The Alex Theatre is ushering in changes to its program that trains and manages the volunteers who take tickets and show patrons their seats.
First, all potential ushers must now attend an orientation session, where they will learn about what is expected of them and the various procedures that must be followed, according to Betty Jean Morris, the newly-named event services manager at the Alex.
Two orientation sessions are coming up – one at 7 p.m. on Monday and the other 7 p.m. on Dec. 9.
At the end of the session, each usher must sign a form agreeing to volunteer at least once a month as well as follow other rules including a dress code that includes a white shirt or blouse, black pants or skirt and a jacket or cardigan.
"It can't be jeans or stripes or anything like that," Morris said, adding that open-toes shoes are also prohibited.
Morris had been the acting house manager at the Alex the first six months of this year until the theater closed for a major expansion project. She has many years of experience in administrative roles at Pasadena Playhouse, Cerritos Center for the Performing Arts and Southcoast Repertory, so she began taking notes on changes she would like to suggest.
When the Alex began preparing to reopen for the holiday season, Morris was promoted and was able to personally implement improvements she wanted to make.
The first change was to give ushers a title. They are now called "ambassadors," Morris said.
In addition to more structure for what's expected of ushers, there is also a new incentive program.
Every time, a usher volunteers, they receive a point. Once they reach 12 points, they get two tickets to a performance of their choice, Morris said.
They also get a raffle ticket each time they volunteer. At the first performance of each month, a raffle will be held and the winner receives a gift certificate donated by a local business, Morris said. The first gift card will be to Damon's Steakhouse.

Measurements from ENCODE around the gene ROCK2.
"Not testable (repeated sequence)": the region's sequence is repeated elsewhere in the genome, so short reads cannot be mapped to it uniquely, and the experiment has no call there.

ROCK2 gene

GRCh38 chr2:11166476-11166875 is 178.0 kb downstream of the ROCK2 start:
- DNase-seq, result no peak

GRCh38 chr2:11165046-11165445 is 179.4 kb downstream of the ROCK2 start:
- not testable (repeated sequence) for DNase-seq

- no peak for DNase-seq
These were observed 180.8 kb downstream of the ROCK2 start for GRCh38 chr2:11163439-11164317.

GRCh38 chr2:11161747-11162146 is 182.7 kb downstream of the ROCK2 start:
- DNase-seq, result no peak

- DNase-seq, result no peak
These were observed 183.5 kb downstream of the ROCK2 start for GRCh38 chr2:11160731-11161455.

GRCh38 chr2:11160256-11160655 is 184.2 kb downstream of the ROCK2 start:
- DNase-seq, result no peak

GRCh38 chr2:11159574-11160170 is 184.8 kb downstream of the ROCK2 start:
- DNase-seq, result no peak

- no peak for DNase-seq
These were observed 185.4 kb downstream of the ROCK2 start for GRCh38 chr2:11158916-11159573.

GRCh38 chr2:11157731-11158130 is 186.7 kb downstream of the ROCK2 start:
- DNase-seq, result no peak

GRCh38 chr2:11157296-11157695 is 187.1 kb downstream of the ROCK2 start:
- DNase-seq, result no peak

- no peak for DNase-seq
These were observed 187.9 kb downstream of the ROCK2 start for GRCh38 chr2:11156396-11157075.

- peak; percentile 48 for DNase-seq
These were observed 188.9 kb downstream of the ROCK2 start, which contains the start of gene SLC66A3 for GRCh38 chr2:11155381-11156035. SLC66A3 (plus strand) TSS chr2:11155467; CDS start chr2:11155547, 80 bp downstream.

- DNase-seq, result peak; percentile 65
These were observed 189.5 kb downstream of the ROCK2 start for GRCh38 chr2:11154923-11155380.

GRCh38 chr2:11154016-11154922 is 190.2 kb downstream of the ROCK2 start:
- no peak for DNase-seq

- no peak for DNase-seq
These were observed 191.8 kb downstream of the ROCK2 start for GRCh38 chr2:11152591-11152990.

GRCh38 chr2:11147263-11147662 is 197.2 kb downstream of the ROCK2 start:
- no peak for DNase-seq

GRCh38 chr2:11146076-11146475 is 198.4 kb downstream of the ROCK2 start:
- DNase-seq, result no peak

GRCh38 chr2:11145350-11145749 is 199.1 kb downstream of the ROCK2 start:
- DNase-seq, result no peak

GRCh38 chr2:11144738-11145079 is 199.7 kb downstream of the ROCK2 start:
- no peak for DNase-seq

Sometimes a performance will be added at the last minute, and an Alex representative will make calls to see who can volunteer for what's called a "help wanted" performance, Morris said, and the ushers who sign up will each receive two points.
"These are things that they work for," Morris said. "We're not paying them. We have to give them something."
One other change is that purses can't be carried when performing usher duties. All purses must be left in the ushers' room, Morris said.
Also, ushers who stay and watch a performance for free will have a designated area where they will sit, probably at the back of the house, so they use their small flashlights to show help late-comers find their seats as quickly as possible.
The program also has some consequences which weren't in place before Morris took the reins.
If an usher is late or doesn't show up six times in six months, they may be removed from the program, Morris said.
If an usher cancels 12 times in six months, they may be taken off the usher list.
Morris added that removal isn't automatic. "I'm going to work with them. I'm not going to just drop them," she said.
Elissa Glickman, chief executive officer of the Alex, said the changes have been a long time coming.
"I think they're incredible," Glickman said, adding that theater officials spent a great deal of time during the Alex's closure focusing on the patron experience.
"Our ushers and front-of-house staff are [the] first impression that patrons have when they come to the theater," Glickman said. "They're just as important to the process as the show itself."
To sign up for an upcoming orientation session, email email@example.com or call 818-243-7700, ext. 218.
Follow Mark Kellam on Twitter: @LAMarkKellam.